Now, how we apply it here: for this problem, f(THING) = 3(THING)^2 – 7. The expression lim[x->a] (f(x) – f(a))/(x-a) is best interpreted as the derivative of f with respect to the variable x at point x=a, which I’ll write as “f'(a)” for the next few lines.

    So, f(x) = 3x^2 – 7, f(a) = 3a^2 – 7, and (f(x)-f(a))/(x-a) = ((3x^2 – 7) – (3a^2 – 7))/(x-a).

    Of course, since we have a “-7″ in each of those inner parentheses, we can cancel them both, leaving us with f'(a) = (3x^2 – 3a^2)/(x-a). (As a side note, f'(x) is one of several ways of writing “the derivative of f with respect to x”).

    We can then factor the 3 out, giving us f'(a) = 3(x^2-a^2)/(x-a).

    Now, from precalc we should remember that a^2 – b^2 can be factored as (a – b)(a + b), which means that (x^2 – a^2) divided by (x-a) = (x + a). So f'(a) = 3(x+a).

    Now the limit part: as “x” gets closer and closer to “a”, 3(x+a) gets closer and closer to 3(a + a), or 6a. In other words, the derivative of f with respect to variable x at point x=a is 6*a, and since a is merely an arbitrary value of x (point on the x axis), this means it’s true everywhere. In the general case, f'(x) = 6x.

    …however, after about four or five weeks from now, you will probably have memorized the rule that the derivative of a polynomial term: that is, a term in an expression which has the form of ax^b, where a and b are constants (not necessarily integers) and x is a variable, is equal to (b*a)x^(b-1) – you multiply the constant coefficient of x by the exponent of x and knock the exponent down one. Hopefully that’s a little encouraging.

    *the gophers think they’re beavers. THE WORLD HAS GONE MAD D:

    …unless that metaphor somehow has racist implications. >.>

  340. Rob Grigjanis says

    Azkyroth @481:

    The way it’s taught involves deltas and epsilons and makes no gopherdammed* sense whatsoever.

    Makes a hell of a lot more sense when a blackboard is handy, i.e. with pictures.

  341. says

    Azkyroth #481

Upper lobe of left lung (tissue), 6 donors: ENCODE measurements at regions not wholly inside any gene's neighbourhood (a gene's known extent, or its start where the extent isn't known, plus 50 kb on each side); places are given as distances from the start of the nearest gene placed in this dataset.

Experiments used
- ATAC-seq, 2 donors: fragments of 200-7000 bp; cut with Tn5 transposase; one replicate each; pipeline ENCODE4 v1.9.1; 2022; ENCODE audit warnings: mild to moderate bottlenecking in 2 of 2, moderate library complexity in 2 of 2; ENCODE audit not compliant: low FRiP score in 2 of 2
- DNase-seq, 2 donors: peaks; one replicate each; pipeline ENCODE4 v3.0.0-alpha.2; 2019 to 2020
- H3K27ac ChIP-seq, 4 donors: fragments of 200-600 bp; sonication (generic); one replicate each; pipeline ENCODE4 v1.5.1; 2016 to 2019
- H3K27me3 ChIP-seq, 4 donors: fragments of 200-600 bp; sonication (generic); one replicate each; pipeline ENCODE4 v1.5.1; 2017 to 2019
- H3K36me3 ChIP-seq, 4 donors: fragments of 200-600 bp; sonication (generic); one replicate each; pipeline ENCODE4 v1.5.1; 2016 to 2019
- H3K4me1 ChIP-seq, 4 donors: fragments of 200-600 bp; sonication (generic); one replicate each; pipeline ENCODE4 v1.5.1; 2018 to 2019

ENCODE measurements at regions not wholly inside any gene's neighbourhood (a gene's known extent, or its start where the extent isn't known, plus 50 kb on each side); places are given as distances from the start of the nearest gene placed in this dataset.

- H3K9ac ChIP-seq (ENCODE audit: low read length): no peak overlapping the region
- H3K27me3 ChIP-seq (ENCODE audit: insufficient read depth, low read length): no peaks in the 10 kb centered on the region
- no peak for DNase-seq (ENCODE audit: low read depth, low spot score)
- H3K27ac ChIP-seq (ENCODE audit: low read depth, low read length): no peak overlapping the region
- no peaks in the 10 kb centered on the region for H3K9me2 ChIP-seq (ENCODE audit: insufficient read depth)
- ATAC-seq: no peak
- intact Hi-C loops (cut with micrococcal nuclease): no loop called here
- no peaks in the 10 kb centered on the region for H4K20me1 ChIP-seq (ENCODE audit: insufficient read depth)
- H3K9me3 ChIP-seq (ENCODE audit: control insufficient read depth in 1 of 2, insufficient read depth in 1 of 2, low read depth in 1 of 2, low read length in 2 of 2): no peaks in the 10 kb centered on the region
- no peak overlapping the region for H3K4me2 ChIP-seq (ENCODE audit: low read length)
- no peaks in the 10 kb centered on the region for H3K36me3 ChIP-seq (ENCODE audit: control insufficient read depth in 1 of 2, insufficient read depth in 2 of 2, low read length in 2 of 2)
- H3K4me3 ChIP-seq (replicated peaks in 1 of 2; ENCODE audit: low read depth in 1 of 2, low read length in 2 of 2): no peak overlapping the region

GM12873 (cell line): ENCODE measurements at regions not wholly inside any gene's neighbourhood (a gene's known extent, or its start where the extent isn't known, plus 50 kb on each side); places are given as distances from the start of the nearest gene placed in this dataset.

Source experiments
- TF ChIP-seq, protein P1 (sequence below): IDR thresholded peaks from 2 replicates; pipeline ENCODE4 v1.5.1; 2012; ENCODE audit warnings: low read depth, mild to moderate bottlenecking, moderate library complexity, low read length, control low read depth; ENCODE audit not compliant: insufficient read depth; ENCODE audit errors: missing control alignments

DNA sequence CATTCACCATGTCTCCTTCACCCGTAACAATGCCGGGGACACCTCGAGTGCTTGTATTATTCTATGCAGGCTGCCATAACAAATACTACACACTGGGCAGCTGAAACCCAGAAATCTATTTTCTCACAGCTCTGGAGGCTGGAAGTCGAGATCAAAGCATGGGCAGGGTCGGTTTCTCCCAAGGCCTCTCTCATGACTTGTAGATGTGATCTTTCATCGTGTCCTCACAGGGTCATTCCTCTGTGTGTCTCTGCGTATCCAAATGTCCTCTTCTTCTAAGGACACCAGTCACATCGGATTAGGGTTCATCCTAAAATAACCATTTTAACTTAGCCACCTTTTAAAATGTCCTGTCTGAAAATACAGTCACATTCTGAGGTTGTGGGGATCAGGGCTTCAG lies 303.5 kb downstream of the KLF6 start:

Thank you for that, it makes sense to me, but it still leaves me wondering what the entire fuck is up with my calculus textbook, and where they got the answer ‘3’ from. Because this is not the first time this has happened, I’ve tried to work things out, gotten a totally different answer from what the book says, and when I check it with someone else, they agree with me, not the book.

  342. Azkyroth Drinked the Grammar Too :) says

    (Actually: “3” would be the answer if it were “3x – 7″ instead of “3x^2 – 7.” It probably was in a previous edition, and they were lazy with updating it).

  343. rq says

    Azkyroth
    You just made me realize that I had really good math teachers all along the way. Because you explain it just like they did (mostly she, actually, in high school).
    Which means I understand this part of calc again!

    Good luck, Dalillama!

    And yeah, I’ll agree that all those epsilons and deltas didn’t make much sense on the blackboard – unless the prof (in uni now) was drawing graphs of slices of sphere, it was all a bit murky until explained differently.

  344. Azkyroth Drinked the Grammar Too :) says

    You just made me realize that I had really good math teachers all along the way. Because you explain it just like they did (mostly she, actually, in high school).

    O.o

    …how the hell did that happen? *shifty*

  345. Azkyroth Drinked the Grammar Too :) says

    So apparently eating yeast before you drink (beer) will make you less drunk. Any comments?

    Sounds like a frustrated woman with a squeamish boyfriend pulling a fast one?

  346. Azkyroth Drinked the Grammar Too :) says

    Also, I’m having a really hard time envisioning a mechanism by which yeast would A) survive in your stomach and B) reduce the metabolizable alcohol in what you drank.

  347. rq says

    chigau
    Ah, but it’s a teaspoon per drink. I’m sure the teaspoons cancel each other out eventually. *shrug* Hey, Guy On Internet says it works for him in an unsubstantiated anecdote – sounds like science to me!
    *remembers eating too much yeasty dough in childhood*
    I’ll be over there for a while.

  348. chigau (違う) says

    rq
    Then there is the whole thing about:
    Why am I drinking alcohol if not for the buzz?

    yeasty dough
    damn…
    I still do that…

  349. says

    rq @490

    That really wasn’t funny. Breastfeeding is nothing more than reducing yourself to a mobile milk machine — degrading, undignified, and disgusting.

    As a parent, one should know their baby’s schedule, plan ahead, and bring a bottle.